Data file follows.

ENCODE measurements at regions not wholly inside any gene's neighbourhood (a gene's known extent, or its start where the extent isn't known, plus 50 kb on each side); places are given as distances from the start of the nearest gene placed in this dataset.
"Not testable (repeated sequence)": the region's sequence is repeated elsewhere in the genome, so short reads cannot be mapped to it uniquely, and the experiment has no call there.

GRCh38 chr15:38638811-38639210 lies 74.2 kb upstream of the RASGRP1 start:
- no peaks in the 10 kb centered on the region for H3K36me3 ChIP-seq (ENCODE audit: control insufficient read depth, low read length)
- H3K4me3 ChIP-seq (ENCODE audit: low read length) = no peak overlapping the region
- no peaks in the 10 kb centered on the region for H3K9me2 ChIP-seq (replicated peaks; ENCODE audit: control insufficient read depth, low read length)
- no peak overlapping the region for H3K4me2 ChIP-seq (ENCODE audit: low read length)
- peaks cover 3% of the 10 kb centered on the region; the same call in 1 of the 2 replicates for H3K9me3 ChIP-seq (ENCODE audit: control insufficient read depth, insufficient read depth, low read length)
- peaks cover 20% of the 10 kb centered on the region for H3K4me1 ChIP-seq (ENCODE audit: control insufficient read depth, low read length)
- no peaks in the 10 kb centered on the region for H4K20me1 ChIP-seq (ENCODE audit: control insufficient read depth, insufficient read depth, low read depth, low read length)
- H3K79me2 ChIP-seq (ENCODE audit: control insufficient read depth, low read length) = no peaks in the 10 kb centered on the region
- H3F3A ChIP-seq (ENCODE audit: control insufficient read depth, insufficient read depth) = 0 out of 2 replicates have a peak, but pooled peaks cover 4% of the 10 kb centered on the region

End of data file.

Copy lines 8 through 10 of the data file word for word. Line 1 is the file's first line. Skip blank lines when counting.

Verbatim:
- peaks cover 3% of the 10 kb centered on the region; the same call in 1 of the 2 replicates for H3K9me3 ChIP-seq (ENCODE audit: control insufficient read depth, insufficient read depth, low read length)
- peaks cover 20% of the 10 kb centered on the region for H3K4me1 ChIP-seq (ENCODE audit: control insufficient read depth, low read length)
- no peaks in the 10 kb centered on the region for H4K20me1 ChIP-seq (ENCODE audit: control insufficient read depth, insufficient read depth, low read depth, low read length)